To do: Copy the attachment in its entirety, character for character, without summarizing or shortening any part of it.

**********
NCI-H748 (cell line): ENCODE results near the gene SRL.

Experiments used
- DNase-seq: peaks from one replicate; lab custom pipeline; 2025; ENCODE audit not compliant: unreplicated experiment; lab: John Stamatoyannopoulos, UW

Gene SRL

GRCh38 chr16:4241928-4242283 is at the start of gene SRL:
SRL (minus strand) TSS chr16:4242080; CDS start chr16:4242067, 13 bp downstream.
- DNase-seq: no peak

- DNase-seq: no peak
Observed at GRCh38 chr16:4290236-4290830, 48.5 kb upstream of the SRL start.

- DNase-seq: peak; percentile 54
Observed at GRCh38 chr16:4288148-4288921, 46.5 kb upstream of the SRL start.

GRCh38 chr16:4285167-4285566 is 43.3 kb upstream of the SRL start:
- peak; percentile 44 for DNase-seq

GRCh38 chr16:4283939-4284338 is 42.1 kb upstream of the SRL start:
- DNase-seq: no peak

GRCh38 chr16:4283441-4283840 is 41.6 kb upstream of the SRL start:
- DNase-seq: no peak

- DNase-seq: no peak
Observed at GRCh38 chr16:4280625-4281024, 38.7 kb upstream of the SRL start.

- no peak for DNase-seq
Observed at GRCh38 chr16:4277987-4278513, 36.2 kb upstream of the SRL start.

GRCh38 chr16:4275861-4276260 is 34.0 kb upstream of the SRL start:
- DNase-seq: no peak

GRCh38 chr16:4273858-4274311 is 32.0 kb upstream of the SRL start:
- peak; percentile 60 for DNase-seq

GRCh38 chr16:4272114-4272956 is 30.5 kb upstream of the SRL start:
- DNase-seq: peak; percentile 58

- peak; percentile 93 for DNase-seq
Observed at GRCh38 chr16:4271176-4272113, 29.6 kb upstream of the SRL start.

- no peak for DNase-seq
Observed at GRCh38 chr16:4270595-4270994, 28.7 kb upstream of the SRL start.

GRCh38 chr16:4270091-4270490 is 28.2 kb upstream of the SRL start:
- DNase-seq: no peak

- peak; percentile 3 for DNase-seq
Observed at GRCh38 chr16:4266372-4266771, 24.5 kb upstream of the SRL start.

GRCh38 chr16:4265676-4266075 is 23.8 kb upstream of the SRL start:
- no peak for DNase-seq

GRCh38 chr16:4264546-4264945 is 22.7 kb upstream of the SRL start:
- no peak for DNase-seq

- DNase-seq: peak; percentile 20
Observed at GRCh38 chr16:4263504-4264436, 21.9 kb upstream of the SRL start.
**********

NCI-H748 (cell line): ENCODE results near the gene SRL.

Experiments used
- DNase-seq: peaks from one replicate; lab custom pipeline; 2025; ENCODE audit not compliant: unreplicated experiment; lab: John Stamatoyannopoulos, UW

Gene SRL

GRCh38 chr16:4241928-4242283 is at the start of gene SRL:
SRL (minus strand) TSS chr16:4242080; CDS start chr16:4242067, 13 bp downstream.
- DNase-seq: no peak

- DNase-seq: no peak
Observed at GRCh38 chr16:4290236-4290830, 48.5 kb upstream of the SRL start.

- DNase-seq: peak; percentile 54
Observed at GRCh38 chr16:4288148-4288921, 46.5 kb upstream of the SRL start.

GRCh38 chr16:4285167-4285566 is 43.3 kb upstream of the SRL start:
- peak; percentile 44 for DNase-seq

GRCh38 chr16:4283939-4284338 is 42.1 kb upstream of the SRL start:
- DNase-seq: no peak

GRCh38 chr16:4283441-4283840 is 41.6 kb upstream of the SRL start:
- DNase-seq: no peak

- DNase-seq: no peak
Observed at GRCh38 chr16:4280625-4281024, 38.7 kb upstream of the SRL start.

- no peak for DNase-seq
Observed at GRCh38 chr16:4277987-4278513, 36.2 kb upstream of the SRL start.

GRCh38 chr16:4275861-4276260 is 34.0 kb upstream of the SRL start:
- DNase-seq: no peak

GRCh38 chr16:4273858-4274311 is 32.0 kb upstream of the SRL start:
- peak; percentile 60 for DNase-seq

GRCh38 chr16:4272114-4272956 is 30.5 kb upstream of the SRL start:
- DNase-seq: peak; percentile 58

- peak; percentile 93 for DNase-seq
Observed at GRCh38 chr16:4271176-4272113, 29.6 kb upstream of the SRL start.

- no peak for DNase-seq
Observed at GRCh38 chr16:4270595-4270994, 28.7 kb upstream of the SRL start.

GRCh38 chr16:4270091-4270490 is 28.2 kb upstream of the SRL start:
- DNase-seq: no peak

- peak; percentile 3 for DNase-seq
Observed at GRCh38 chr16:4266372-4266771, 24.5 kb upstream of the SRL start.

GRCh38 chr16:4265676-4266075 is 23.8 kb upstream of the SRL start:
- no peak for DNase-seq

GRCh38 chr16:4264546-4264945 is 22.7 kb upstream of the SRL start:
- no peak for DNase-seq

- DNase-seq: peak; percentile 20
Observed at GRCh38 chr16:4263504-4264436, 21.9 kb upstream of the SRL start.